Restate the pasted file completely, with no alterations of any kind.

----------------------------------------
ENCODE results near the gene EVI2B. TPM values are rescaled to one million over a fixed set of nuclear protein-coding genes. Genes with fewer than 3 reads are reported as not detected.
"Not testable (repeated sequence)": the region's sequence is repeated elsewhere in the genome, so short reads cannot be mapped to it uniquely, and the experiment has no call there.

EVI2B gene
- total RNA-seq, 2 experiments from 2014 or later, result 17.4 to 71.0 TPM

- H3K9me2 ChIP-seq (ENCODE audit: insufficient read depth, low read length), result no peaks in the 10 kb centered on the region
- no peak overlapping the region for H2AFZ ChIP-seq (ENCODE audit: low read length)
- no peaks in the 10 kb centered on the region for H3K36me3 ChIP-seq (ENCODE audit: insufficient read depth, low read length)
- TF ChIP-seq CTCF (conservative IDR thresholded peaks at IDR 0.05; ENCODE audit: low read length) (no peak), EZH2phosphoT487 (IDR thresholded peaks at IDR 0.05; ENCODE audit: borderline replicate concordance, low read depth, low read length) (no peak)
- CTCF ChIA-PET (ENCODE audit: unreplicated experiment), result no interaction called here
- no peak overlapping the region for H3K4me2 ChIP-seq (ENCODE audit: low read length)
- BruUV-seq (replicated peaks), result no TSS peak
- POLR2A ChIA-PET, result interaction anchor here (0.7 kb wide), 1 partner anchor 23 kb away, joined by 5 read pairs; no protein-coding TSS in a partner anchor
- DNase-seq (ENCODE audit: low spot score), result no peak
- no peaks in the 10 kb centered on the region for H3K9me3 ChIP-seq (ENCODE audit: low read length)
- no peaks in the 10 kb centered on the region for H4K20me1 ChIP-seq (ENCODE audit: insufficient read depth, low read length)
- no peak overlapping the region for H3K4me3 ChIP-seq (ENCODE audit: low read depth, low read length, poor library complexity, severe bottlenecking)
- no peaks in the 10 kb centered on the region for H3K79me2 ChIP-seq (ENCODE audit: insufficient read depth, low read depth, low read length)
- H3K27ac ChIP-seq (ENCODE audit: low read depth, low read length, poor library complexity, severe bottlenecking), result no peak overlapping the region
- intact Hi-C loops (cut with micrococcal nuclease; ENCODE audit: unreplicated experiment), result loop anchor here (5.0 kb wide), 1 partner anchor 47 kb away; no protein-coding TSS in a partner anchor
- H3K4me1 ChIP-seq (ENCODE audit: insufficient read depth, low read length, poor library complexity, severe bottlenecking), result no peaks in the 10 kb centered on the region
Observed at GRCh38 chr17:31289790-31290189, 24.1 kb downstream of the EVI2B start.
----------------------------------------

ENCODE results near the gene EVI2B. TPM values are rescaled to one million over a fixed set of nuclear protein-coding genes. Genes with fewer than 3 reads are reported as not detected.
"Not testable (repeated sequence)": the region's sequence is repeated elsewhere in the genome, so short reads cannot be mapped to it uniquely, and the experiment has no call there.

EVI2B gene
- total RNA-seq, 2 experiments from 2014 or later, result 17.4 to 71.0 TPM

- H3K9me2 ChIP-seq (ENCODE audit: insufficient read depth, low read length), result no peaks in the 10 kb centered on the region
- no peak overlapping the region for H2AFZ ChIP-seq (ENCODE audit: low read length)
- no peaks in the 10 kb centered on the region for H3K36me3 ChIP-seq (ENCODE audit: insufficient read depth, low read length)
- TF ChIP-seq CTCF (conservative IDR thresholded peaks at IDR 0.05; ENCODE audit: low read length) (no peak), EZH2phosphoT487 (IDR thresholded peaks at IDR 0.05; ENCODE audit: borderline replicate concordance, low read depth, low read length) (no peak)
- CTCF ChIA-PET (ENCODE audit: unreplicated experiment), result no interaction called here
- no peak overlapping the region for H3K4me2 ChIP-seq (ENCODE audit: low read length)
- BruUV-seq (replicated peaks), result no TSS peak
- POLR2A ChIA-PET, result interaction anchor here (0.7 kb wide), 1 partner anchor 23 kb away, joined by 5 read pairs; no protein-coding TSS in a partner anchor
- DNase-seq (ENCODE audit: low spot score), result no peak
- no peaks in the 10 kb centered on the region for H3K9me3 ChIP-seq (ENCODE audit: low read length)
- no peaks in the 10 kb centered on the region for H4K20me1 ChIP-seq (ENCODE audit: insufficient read depth, low read length)
- no peak overlapping the region for H3K4me3 ChIP-seq (ENCODE audit: low read depth, low read length, poor library complexity, severe bottlenecking)
- no peaks in the 10 kb centered on the region for H3K79me2 ChIP-seq (ENCODE audit: insufficient read depth, low read depth, low read length)
- H3K27ac ChIP-seq (ENCODE audit: low read depth, low read length, poor library complexity, severe bottlenecking), result no peak overlapping the region
- intact Hi-C loops (cut with micrococcal nuclease; ENCODE audit: unreplicated experiment), result loop anchor here (5.0 kb wide), 1 partner anchor 47 kb away; no protein-coding TSS in a partner anchor
- H3K4me1 ChIP-seq (ENCODE audit: insufficient read depth, low read length, poor library complexity, severe bottlenecking), result no peaks in the 10 kb centered on the region
Observed at GRCh38 chr17:31289790-31290189, 24.1 kb downstream of the EVI2B start.